Going Bankrupt in China

38 Pages Posted: 21 Sep 2018 Last revised: 15 Jun 2019

Date Written: March 4, 2019

Abstract

In many developing countries courts are inefficient and plagued by political influence. We exploit the staggered introduction of courts specialized in bankruptcy across Chinese cities as a shock to political influence on judicial decisions. Specialized courts are run by more experienced and better trained judges that are less likely to be under the influence of local politicians. Using a new case-level dataset on bankruptcy filings we find that the introduction of specialized courts leads to higher liquidation of state-owned firms controlled by local (but not central) government, lower share of zombie firms, and higher capital productivity of local firms.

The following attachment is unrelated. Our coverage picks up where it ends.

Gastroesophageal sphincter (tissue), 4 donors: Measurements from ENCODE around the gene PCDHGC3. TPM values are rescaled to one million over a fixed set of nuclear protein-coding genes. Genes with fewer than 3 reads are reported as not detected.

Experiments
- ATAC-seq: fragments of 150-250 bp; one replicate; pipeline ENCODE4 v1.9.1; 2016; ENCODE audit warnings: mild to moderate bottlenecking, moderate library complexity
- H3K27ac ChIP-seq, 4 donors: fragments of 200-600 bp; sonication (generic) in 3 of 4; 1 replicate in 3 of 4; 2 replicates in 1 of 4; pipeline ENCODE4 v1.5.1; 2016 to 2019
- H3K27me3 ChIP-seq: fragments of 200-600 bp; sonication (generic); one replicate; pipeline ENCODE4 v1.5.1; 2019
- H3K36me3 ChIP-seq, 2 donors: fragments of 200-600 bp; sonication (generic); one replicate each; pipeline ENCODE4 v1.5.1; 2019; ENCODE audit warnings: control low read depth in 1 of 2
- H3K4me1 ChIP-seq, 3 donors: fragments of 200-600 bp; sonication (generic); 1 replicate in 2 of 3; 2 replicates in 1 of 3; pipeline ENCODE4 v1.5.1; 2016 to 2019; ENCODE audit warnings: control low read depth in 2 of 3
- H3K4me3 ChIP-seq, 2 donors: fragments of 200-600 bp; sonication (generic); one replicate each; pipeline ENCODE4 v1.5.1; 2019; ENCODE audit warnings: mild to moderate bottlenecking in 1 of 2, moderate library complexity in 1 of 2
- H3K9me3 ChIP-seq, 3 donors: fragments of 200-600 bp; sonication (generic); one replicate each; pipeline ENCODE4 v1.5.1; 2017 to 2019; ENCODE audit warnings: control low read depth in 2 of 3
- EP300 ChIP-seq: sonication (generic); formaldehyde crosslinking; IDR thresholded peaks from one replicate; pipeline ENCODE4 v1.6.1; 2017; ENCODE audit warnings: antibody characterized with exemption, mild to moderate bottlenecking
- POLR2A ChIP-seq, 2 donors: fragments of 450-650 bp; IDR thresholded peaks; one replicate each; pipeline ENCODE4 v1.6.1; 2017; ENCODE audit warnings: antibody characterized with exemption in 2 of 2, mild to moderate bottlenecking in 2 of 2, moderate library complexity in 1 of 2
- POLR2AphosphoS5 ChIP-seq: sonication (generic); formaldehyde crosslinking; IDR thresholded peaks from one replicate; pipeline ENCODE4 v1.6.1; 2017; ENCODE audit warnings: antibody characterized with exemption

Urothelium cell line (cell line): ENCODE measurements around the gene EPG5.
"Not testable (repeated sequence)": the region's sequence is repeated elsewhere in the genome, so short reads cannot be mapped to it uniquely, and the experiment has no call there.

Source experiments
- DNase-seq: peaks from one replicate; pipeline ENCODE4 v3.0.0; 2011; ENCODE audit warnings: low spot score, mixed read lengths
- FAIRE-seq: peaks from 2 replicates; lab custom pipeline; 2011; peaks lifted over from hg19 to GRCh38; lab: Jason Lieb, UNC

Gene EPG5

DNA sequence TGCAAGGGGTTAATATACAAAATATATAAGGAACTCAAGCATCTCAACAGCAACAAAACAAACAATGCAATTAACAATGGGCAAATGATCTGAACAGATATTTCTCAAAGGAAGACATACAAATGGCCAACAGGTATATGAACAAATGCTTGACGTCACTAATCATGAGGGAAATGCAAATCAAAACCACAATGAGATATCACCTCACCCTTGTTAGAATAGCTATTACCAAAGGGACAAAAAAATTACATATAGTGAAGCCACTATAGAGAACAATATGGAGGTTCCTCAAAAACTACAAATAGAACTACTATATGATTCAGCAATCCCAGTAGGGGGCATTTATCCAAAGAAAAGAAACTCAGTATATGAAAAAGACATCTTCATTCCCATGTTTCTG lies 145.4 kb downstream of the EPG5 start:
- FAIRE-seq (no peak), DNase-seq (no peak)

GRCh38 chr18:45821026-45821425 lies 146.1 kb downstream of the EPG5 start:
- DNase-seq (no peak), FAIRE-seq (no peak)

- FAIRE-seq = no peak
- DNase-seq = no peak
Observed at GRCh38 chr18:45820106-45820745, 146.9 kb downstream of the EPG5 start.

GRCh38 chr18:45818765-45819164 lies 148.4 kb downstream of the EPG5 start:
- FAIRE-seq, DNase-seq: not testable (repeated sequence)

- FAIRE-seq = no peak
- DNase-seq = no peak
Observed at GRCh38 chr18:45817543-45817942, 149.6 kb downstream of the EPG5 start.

Keywords: Political influence; Financial distress; Specialized Courts; Zombie firms; Court efficiency.

JEL Classification: G33, G34, K22

Suggested Citation

Li, Bo and Ponticelli, Jacopo, Going Bankrupt in China (March 4, 2019). Available at SSRN: https://ssrn.com/abstract=3251570 or http://dx.doi.org/10.2139/ssrn.3251570

Bo Li

Tsinghua University - PBC School of Finance ( email )

No. 43, Chengdu Road
Haidian District
Beijing 100083
China
+86 10-627982146 (Phone)

Jacopo Ponticelli (Contact Author)

Northwestern University - Kellogg School of Management ( email )

2211 Campus Dr
Evanston, IL 60208
United States

HOME PAGE: http://https://www.kellogg.northwestern.edu/faculty/ponticelli/index.html

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